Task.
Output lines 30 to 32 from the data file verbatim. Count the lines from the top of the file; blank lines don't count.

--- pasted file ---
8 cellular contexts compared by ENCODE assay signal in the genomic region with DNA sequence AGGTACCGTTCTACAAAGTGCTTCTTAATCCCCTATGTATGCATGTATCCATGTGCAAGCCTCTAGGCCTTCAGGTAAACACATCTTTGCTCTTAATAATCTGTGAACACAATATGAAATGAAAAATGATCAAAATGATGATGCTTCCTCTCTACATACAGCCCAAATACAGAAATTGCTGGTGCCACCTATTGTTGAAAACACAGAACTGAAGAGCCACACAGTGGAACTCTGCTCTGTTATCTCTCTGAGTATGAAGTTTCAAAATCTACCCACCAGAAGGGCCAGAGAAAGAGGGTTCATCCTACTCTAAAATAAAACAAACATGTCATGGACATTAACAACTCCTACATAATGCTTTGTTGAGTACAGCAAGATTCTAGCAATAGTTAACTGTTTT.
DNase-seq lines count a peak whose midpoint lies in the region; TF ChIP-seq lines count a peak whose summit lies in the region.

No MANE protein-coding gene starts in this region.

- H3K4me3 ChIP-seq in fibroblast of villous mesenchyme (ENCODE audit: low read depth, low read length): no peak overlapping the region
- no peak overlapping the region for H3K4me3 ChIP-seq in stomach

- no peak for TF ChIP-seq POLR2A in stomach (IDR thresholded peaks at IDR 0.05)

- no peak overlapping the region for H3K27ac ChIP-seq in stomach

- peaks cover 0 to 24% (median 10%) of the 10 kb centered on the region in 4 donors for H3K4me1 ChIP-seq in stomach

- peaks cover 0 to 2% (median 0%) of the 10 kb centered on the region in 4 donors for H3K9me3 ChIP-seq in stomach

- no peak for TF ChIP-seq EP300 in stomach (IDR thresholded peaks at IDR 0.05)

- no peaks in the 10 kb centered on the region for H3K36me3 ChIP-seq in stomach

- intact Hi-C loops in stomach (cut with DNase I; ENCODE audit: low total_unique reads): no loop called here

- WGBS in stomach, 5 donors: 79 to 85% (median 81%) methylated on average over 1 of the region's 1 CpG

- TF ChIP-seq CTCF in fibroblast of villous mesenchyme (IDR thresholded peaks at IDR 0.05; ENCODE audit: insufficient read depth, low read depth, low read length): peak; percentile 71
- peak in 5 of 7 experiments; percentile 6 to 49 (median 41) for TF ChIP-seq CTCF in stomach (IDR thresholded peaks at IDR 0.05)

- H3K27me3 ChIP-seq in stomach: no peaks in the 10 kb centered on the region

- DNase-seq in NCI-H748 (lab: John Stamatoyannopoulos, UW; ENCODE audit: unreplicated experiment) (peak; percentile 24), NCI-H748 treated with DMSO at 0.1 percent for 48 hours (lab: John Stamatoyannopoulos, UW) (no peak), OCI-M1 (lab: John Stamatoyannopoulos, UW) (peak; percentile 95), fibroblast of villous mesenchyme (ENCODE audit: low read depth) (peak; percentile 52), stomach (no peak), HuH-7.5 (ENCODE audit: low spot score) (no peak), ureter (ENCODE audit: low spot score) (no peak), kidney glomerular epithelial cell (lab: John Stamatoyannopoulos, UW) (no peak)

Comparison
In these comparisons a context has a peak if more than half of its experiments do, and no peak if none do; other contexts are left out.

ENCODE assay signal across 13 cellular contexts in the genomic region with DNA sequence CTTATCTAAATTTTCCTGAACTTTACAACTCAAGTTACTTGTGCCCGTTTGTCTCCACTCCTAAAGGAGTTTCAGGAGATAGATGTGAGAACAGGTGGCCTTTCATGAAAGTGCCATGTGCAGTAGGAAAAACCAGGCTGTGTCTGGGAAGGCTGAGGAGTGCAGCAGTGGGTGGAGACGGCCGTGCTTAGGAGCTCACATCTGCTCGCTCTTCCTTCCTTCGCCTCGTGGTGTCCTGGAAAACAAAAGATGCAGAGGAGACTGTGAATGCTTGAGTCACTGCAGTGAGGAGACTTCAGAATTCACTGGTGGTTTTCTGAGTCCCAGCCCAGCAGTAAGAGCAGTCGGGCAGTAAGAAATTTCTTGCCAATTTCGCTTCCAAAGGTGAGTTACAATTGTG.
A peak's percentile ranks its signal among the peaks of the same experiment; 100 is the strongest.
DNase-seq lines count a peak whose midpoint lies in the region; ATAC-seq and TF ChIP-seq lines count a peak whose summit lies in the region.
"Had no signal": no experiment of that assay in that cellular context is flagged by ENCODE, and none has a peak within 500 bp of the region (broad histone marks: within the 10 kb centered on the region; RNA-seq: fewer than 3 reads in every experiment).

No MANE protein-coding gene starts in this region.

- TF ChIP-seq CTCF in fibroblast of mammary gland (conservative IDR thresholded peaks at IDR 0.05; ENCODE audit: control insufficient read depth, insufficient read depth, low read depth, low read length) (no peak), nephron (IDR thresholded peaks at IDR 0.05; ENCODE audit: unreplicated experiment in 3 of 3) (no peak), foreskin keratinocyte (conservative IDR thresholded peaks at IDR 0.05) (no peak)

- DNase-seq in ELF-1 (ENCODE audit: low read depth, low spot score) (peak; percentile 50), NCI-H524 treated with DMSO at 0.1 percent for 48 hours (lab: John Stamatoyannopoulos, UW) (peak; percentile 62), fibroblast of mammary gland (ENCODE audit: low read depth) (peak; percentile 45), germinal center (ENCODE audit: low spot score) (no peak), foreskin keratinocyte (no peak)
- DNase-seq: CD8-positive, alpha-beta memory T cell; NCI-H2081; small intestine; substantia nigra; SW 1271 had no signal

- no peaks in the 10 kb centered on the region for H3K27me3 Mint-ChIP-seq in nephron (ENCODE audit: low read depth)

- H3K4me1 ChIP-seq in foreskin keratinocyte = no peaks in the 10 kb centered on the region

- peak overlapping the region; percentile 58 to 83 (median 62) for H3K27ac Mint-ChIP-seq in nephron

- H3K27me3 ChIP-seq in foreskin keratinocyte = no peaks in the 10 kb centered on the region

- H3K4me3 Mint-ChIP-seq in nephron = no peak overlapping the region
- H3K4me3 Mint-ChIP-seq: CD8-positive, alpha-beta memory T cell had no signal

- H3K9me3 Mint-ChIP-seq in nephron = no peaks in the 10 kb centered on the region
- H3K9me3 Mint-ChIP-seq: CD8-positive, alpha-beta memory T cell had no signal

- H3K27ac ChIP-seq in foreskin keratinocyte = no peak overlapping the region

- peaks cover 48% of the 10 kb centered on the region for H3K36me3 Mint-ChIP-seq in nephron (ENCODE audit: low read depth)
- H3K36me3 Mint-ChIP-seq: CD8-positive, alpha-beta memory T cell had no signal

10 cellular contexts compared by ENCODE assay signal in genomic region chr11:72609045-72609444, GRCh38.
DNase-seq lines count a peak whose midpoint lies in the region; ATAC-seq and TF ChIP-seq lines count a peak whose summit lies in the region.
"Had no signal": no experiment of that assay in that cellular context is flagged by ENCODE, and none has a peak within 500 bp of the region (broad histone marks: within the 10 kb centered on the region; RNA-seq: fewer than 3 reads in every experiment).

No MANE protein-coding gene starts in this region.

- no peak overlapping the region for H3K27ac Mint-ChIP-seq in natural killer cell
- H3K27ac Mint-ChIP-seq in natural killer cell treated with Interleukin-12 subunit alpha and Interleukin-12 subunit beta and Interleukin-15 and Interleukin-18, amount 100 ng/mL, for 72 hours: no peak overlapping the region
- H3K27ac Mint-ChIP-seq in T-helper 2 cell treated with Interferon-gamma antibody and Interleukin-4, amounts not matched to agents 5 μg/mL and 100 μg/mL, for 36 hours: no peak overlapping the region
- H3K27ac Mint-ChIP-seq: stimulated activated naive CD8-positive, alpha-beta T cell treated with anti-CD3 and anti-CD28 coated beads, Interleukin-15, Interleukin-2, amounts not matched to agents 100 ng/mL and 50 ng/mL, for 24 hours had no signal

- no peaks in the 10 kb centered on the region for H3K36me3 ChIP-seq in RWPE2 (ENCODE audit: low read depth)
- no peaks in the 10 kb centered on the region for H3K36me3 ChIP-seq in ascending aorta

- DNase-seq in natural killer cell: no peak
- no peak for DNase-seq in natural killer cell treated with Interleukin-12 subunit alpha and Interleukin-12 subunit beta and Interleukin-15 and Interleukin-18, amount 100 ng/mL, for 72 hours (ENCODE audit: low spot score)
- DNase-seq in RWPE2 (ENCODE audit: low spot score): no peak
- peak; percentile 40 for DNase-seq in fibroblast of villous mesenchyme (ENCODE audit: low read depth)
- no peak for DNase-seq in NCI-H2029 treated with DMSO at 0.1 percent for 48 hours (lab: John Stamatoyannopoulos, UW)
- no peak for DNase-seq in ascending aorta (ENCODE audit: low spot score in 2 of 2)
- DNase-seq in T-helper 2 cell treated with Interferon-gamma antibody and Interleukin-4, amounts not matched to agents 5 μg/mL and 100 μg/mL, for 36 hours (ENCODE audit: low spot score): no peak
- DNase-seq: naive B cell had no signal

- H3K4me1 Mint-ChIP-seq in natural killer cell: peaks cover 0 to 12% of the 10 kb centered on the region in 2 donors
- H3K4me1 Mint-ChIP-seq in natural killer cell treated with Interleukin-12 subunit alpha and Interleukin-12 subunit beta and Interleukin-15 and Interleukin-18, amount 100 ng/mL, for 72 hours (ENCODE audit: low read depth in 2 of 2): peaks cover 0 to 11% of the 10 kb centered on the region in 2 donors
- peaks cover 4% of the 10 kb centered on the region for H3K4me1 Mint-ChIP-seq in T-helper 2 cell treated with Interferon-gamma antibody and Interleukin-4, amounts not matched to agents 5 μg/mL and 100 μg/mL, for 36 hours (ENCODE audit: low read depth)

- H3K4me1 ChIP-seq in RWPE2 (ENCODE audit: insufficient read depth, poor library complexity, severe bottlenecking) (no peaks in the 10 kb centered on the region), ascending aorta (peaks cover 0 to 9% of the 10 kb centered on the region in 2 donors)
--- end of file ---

- peak overlapping the region; percentile 58 to 83 (median 62) for H3K27ac Mint-ChIP-seq in nephron

- H3K27me3 ChIP-seq in foreskin keratinocyte = no peaks in the 10 kb centered on the region

- H3K4me3 Mint-ChIP-seq in nephron = no peak overlapping the region